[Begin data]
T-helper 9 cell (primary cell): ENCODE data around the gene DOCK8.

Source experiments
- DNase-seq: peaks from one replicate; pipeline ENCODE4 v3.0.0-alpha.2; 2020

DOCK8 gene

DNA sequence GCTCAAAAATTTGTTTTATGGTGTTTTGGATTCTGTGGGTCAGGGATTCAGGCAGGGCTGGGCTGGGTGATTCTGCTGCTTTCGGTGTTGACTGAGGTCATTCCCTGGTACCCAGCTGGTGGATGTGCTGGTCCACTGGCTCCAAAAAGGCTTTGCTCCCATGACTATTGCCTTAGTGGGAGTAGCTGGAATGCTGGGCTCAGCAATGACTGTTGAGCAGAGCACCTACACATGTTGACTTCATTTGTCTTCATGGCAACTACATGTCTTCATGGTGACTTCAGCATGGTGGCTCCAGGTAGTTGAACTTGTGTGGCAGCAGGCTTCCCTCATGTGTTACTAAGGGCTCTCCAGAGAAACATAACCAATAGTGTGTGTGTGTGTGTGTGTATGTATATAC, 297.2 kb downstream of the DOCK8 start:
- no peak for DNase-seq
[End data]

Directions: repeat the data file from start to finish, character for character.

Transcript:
T-helper 9 cell (primary cell): ENCODE data around the gene DOCK8.

Source experiments
- DNase-seq: peaks from one replicate; pipeline ENCODE4 v3.0.0-alpha.2; 2020

DOCK8 gene

DNA sequence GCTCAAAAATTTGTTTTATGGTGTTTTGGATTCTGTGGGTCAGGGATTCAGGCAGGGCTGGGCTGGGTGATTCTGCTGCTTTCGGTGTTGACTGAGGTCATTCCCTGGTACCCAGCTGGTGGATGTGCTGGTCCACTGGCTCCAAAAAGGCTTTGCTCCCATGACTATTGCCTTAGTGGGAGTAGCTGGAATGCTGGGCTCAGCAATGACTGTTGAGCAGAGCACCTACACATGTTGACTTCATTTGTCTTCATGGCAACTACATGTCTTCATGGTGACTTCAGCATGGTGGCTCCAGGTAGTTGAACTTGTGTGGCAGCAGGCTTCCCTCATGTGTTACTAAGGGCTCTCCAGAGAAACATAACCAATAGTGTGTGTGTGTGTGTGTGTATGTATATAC, 297.2 kb downstream of the DOCK8 start:
- no peak for DNase-seq